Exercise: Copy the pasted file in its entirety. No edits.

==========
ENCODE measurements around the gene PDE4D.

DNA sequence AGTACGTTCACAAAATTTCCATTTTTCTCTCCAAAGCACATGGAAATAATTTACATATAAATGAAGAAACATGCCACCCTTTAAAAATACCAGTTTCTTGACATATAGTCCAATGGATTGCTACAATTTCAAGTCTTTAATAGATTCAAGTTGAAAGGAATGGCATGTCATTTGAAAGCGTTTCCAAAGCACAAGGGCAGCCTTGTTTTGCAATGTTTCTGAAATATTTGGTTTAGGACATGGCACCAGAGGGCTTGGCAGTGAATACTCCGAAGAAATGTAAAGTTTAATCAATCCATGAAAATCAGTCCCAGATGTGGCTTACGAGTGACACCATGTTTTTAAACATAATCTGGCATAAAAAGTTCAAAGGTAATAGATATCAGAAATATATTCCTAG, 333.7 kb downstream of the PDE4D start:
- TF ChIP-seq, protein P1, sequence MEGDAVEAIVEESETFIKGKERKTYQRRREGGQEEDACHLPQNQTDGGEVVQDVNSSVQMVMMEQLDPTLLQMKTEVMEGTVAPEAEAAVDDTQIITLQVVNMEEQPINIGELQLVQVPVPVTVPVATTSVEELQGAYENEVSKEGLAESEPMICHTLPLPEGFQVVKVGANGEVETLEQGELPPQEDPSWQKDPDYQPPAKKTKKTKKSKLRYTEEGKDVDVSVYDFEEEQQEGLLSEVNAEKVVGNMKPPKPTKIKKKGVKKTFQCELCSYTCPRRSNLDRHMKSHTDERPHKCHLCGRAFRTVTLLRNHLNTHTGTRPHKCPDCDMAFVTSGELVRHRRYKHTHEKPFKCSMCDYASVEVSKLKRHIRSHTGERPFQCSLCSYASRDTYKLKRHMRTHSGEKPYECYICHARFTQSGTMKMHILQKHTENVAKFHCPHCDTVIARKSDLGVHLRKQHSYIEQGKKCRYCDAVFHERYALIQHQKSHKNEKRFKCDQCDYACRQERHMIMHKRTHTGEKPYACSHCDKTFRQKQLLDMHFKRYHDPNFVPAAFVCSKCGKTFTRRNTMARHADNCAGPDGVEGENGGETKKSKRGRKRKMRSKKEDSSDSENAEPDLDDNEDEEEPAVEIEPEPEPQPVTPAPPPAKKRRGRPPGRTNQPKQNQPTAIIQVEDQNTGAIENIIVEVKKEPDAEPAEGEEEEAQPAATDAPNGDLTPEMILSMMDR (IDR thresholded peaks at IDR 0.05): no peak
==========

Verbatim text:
ENCODE measurements around the gene PDE4D.

DNA sequence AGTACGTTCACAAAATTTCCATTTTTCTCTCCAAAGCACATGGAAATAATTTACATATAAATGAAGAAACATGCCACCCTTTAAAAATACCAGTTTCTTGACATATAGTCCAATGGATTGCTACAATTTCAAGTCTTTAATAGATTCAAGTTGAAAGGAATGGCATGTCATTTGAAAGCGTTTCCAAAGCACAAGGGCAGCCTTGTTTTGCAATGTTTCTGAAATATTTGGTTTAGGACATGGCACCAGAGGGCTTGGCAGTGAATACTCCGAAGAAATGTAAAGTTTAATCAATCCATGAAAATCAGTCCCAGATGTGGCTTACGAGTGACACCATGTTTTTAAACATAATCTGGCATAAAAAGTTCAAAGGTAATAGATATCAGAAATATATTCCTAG, 333.7 kb downstream of the PDE4D start:
- TF ChIP-seq, protein P1, sequence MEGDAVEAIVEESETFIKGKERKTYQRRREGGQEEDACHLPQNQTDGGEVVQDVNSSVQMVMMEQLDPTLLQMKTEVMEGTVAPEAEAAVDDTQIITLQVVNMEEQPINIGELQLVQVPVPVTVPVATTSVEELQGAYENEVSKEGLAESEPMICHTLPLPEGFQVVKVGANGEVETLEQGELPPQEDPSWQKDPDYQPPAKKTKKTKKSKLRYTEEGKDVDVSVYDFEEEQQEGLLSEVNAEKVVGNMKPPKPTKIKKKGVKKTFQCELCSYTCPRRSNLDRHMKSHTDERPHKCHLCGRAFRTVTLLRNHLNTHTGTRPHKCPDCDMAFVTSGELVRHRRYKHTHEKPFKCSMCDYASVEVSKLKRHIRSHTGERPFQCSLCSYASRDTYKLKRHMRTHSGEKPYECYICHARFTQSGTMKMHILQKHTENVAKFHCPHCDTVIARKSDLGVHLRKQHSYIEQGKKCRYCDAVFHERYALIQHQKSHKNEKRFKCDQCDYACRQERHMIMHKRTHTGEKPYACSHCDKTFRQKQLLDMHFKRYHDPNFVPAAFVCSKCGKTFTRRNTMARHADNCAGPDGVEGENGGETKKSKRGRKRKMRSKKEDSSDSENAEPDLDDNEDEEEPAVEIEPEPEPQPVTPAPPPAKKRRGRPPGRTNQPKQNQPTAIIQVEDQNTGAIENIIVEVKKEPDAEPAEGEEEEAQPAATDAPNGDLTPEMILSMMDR (IDR thresholded peaks at IDR 0.05): no peak